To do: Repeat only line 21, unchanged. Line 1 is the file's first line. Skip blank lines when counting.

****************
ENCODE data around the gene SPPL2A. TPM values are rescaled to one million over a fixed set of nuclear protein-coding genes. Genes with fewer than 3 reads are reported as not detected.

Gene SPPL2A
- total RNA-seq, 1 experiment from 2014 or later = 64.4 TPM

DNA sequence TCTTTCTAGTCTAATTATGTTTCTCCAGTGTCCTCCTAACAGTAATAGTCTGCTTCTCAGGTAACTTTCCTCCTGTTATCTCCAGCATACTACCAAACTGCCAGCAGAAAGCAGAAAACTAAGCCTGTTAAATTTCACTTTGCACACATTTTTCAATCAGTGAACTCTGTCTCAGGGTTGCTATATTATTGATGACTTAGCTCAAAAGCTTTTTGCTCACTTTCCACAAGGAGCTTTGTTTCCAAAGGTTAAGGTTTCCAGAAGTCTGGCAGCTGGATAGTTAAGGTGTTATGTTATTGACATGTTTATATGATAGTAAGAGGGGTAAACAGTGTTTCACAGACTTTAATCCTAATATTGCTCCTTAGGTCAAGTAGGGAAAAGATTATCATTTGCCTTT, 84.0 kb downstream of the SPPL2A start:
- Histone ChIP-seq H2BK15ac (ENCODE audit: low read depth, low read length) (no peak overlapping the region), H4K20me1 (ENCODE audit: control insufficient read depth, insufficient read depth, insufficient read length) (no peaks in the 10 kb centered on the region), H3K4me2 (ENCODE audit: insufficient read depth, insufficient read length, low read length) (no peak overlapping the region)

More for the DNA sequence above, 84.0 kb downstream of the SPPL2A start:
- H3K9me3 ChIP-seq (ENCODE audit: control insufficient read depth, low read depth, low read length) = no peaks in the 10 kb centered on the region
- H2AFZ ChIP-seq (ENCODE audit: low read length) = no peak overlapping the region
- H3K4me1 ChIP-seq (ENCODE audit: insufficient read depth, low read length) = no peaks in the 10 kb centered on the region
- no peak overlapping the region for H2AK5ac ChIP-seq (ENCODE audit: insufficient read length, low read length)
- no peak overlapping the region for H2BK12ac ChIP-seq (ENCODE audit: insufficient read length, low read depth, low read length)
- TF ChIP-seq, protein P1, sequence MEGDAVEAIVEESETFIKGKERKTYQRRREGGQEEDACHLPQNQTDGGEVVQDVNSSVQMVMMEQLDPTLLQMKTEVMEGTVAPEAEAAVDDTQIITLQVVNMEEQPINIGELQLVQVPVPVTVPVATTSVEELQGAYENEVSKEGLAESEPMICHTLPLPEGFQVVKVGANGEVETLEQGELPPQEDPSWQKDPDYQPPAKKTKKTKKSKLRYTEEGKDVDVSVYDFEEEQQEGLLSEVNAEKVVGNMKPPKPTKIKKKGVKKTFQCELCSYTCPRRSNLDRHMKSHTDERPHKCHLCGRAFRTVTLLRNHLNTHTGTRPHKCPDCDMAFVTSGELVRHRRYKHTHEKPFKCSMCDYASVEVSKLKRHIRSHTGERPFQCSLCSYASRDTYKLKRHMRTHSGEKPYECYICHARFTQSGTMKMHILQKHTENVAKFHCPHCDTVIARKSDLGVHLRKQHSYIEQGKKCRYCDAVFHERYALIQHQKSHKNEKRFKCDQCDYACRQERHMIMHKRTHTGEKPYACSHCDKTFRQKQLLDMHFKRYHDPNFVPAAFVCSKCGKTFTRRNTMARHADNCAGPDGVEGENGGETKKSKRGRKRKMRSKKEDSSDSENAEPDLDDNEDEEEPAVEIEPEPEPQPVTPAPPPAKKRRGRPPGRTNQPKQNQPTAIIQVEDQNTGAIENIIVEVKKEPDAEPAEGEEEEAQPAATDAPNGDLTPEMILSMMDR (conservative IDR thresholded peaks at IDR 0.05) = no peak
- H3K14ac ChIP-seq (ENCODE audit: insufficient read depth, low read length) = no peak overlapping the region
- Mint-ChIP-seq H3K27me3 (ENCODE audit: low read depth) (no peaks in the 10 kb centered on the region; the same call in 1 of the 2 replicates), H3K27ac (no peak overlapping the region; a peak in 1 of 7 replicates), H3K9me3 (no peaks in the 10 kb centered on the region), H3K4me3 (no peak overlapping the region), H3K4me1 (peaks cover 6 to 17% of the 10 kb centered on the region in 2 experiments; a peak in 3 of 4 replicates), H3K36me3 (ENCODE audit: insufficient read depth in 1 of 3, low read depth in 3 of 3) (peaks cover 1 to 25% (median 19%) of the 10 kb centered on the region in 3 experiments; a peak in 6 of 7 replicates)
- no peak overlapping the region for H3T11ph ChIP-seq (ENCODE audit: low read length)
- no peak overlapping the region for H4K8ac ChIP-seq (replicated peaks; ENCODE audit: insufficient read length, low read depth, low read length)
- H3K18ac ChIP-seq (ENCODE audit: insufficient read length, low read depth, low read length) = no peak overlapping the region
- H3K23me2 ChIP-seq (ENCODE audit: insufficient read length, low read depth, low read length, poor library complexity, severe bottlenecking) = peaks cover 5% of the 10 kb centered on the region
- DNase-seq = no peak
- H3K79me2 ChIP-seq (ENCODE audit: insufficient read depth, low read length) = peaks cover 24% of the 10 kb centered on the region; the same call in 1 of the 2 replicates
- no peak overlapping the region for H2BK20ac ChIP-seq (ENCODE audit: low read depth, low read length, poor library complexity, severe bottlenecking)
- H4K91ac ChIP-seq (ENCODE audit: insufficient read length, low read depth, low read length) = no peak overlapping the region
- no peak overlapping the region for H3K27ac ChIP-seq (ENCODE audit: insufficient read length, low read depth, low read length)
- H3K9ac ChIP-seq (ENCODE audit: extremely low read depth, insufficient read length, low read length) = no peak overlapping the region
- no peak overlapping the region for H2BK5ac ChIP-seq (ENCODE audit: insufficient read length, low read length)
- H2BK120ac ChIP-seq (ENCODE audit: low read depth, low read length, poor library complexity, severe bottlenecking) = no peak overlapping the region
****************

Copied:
- no peak overlapping the region for H2BK20ac ChIP-seq (ENCODE audit: low read depth, low read length, poor library complexity, severe bottlenecking)